Lower Back Stretches & Strengthening Exercises
To complement your treatment program at VitaPhysical, we have put together a series of spinal stretches and strengthening exercises.
These exercises and stretches are designed to initially stretch your spine and associated muscles that have become less flexible and then, after you feel more confident at the stretches, begin a spinal strengthening program.
Take it easy to begin with, slowly building up time spent doing the stretches and stop if it hurts – make sure to consult your practitioner if pain persists.
Have fun and remember it may take months or years before you can reverse the years of inflexibility or weakness.
Proper Stretching Technique:
- Perform balanced stretching.This means you should always stretch the muscles on both sides of your body evenly. Don’t stretch one side more than the other side.
- Avoid over-stretching.Never stretch to the point of pain or discomfort. You will feel slight tension or a pull on the muscle at the maximum of the stretch; DO NOT go beyond this point.
- Go slow!Always stretch slowly and evenly. Hold the stretch for 30 – 60 seconds and release slowly as well. Never bounce or jerk while stretching. This can cause injury as the muscle is pushed beyond its ability. All stretches should be smooth, and slow.
- Don’t forget to breathe.Stretching should be relaxing. Deep, easy and even breathing is the key to relaxation. Never hold your breath while you stretch.
Stretch 1: Lumbar Roll
- Lie on your back with your arms stretched out at right angles to your sides with both of your legs straight, as if you’re on a cruciﬁx.
- Keep your arms and shoulders in contact with the floor at all times.
- Bend both knees keeping your feet flat on the floor.
- Keep both knees together and let them drop down to the right side.
- Hold this stretch for 30 – 60 seconds.
- Take your knees back to the starting position and then let the knees drop down to the left side.
- Hold this stretch for 30 – 60 seconds.
Stretch 2: Knee Hugging
- Lie on your back on an exercise mat.
- Bend your right knee up towards your chest, keeping your head and shoulders relaxed on the mat.
- Wrap both hands around the knee and hug it towards your chest.
- Hold for 30 – 60 seconds.
- Relax the leg back down to the floor and repeat with the left knee.
- Next, bend both knees up and wrap your arms around them.
- Hug your knees in towards your chest, remembering to keep your head relaxed down on the floor.
- Hold the stretch for 30 – 60 seconds.
- Relax the legs back down onto the floor.
Stretch 3: Cat Stretch
- Go onto all fours on your exercise mat.
- Align your hands beneath your shoulders and your knees beneath your hips.
- Allow your back to assume its natural position, in a neutral spine.
- Inhale: Arch your back slightly, allowing your head to rise and your bottom to stick up and out.
- Exhale: Pull your navel in toward your spine and squeeze your bottom.
- You begin with a Lumbar C Curve, meaning that your lower back is curved like a C, and then continue rounding into the upper back.
- Finally, allow the head to slowly drop forward. At this point, your whole spine should be making a C shape. Your back should be rounded to the greatest extent possible.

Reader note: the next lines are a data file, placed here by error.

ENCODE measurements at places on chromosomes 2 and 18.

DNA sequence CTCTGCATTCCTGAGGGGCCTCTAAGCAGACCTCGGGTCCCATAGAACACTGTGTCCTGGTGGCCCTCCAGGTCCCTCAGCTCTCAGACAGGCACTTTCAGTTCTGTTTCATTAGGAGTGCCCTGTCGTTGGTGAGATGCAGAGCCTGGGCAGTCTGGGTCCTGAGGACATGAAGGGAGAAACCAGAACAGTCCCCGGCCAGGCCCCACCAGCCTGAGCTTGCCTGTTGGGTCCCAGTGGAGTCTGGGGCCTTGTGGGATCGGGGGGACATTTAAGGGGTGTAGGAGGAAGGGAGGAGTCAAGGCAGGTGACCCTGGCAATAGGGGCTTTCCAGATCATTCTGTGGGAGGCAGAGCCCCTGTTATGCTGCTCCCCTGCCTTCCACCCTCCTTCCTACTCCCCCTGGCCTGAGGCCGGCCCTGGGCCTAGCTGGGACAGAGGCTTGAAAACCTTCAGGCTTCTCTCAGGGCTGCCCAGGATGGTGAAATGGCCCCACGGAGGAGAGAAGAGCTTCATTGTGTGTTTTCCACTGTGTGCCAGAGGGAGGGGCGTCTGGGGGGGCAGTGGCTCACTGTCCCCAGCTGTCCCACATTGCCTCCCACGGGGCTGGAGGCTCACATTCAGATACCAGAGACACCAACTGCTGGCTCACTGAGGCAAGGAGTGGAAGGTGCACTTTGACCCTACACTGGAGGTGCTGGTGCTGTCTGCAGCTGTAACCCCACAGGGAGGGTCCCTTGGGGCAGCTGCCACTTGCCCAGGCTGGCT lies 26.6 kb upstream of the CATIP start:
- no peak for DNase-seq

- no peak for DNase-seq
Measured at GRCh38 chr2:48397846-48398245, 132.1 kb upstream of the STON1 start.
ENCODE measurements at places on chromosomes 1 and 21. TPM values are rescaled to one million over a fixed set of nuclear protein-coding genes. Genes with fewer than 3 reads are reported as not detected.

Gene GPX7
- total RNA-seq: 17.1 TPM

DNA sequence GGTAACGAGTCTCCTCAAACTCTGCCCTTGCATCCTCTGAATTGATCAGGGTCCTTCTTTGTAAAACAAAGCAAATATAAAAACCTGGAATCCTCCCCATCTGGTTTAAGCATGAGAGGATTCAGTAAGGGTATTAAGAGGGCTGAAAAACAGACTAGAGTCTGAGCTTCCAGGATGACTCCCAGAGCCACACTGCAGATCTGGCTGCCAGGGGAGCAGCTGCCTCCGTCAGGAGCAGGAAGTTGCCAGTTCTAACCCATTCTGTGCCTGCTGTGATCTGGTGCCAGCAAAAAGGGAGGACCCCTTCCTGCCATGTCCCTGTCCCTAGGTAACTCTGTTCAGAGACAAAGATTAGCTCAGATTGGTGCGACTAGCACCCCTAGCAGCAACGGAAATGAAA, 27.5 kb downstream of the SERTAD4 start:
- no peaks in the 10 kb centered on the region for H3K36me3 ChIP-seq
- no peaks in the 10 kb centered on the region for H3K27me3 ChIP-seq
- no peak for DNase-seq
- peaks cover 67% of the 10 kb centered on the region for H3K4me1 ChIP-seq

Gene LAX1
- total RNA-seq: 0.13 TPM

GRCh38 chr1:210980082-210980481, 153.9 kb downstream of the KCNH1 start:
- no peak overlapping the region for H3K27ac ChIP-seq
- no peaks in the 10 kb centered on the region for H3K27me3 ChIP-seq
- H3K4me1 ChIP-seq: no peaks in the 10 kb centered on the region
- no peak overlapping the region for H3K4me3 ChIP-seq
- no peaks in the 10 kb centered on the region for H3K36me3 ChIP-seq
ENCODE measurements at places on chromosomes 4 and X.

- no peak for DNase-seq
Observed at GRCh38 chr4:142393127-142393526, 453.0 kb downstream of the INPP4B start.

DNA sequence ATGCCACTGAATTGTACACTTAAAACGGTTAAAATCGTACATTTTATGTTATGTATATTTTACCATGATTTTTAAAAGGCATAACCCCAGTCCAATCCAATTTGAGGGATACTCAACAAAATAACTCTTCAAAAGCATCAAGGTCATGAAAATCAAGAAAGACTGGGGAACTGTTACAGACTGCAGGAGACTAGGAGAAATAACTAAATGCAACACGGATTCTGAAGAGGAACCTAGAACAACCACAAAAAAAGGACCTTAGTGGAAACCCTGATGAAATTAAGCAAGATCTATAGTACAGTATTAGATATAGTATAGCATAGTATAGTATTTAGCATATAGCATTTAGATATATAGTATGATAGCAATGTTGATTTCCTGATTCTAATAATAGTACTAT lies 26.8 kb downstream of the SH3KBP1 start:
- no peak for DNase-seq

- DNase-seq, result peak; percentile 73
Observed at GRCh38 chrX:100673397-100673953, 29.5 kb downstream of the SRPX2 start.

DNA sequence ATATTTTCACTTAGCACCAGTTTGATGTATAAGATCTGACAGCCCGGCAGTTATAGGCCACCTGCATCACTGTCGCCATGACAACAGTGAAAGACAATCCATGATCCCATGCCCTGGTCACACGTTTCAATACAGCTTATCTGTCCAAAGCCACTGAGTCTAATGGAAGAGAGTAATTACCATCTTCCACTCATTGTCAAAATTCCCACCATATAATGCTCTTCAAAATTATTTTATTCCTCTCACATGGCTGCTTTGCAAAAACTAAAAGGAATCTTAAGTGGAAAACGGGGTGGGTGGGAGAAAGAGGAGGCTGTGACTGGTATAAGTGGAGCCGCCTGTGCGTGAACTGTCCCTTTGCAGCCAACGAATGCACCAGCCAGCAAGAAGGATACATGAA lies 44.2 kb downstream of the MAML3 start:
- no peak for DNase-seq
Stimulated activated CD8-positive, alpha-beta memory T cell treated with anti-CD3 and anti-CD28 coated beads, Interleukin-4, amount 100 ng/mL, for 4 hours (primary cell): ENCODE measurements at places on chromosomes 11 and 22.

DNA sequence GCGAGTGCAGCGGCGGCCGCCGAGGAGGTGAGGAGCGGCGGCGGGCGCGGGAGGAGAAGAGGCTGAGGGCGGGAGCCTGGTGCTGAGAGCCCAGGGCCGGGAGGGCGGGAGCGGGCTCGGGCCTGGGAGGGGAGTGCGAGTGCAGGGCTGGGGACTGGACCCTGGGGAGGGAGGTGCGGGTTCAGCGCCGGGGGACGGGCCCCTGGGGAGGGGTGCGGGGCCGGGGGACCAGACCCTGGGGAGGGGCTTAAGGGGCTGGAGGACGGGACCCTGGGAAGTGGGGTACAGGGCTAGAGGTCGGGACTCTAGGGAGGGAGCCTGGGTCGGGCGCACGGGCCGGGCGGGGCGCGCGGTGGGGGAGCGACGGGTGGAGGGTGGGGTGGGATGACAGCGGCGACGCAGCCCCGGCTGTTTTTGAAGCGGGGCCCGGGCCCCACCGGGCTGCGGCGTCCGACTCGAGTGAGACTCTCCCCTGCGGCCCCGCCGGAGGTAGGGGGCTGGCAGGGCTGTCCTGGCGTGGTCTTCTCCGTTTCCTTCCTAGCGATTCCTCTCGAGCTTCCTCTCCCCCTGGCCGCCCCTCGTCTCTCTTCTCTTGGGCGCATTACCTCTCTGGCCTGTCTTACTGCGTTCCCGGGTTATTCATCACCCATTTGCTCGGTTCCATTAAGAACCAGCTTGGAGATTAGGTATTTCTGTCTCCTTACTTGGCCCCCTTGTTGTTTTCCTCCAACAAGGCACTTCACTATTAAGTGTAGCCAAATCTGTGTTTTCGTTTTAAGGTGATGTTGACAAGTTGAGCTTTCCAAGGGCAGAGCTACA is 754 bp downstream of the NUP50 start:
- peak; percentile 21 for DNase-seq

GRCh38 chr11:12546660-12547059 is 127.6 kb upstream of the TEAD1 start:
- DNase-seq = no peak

- Push your arms into the mat for extra resistance while stretching the upper back.
- Keep your abdominals and rib cage pulled in. Think of using this pulling action to stretch through your whole spine.
- Think of pulling your tail between your legs and rounding your back.
- Inhale: Return to Neutral Spine, then go further into the arch, sticking your tail and head upward.
- 6 repetitions.
Exercise 1: Kegel Exercise
To make sure you know how to contract your pelvic floor muscles, try to stop the flow of urine while you’re going to the bathroom. If you succeed, you’ve got the basic move.
- Empty your bladder and sit or lie down.
- Contract your pelvic floor muscles.
- Hold the contraction for three seconds then relax for three seconds.
- Repeat 5 times.
- Once you’ve perfected three-second muscle contractions, try it for four seconds at a time, alternating muscle contractions with a four-second rest period.
- Work up to keeping the muscles contracted for 10 seconds at a time, relaxing for 10 seconds between contractions.
- Be careful not to flex the muscles in your abdomen, thighs or buttocks.
- Try not to hold your breath.
Exercise 2: Transversus Contraction
- Start by lying on your back with knees bent.
- Your lower back should be neither arched up nor flattened against the floor, but aligned normally with a small gap between the floor and your back. This is the ‘neutral’ lumbar position you should learn to achieve. Put your hands on the area of your abdomen that would be covered by the front part of a bikini (for women) or briefs (for men).
- For the time being, we shall call this the “bikini patch”.
- Have your thumbs touching at your navel, and your fingers touching at the midline, about 6 cm below the navel.
- Now imagine that you have to zip up a very tight pair of jeans.
- Hollow the area under you thumbs and fingers toward your spine. Your belly button should move towards your spine. There may only be a very small movement. (maintain the neutral lumbar position)
- Now imagine (if it hasn’t already happened), that the area under your fingers is being zipped together like that tight pair of jeans!
- Hold the contraction for 10 seconds and stay relaxed, allowing yourself to breathe in and out as you hold the tension in your lower abdominal area.
- Rest for 10 seconds.
- Repeat 3 times.
If any of these exercise or stretches aggravate your condition or you are struggling with how to actually do the exercise, please contact Jason or Kirsty at VitaPhysical, who will advise you accordingly.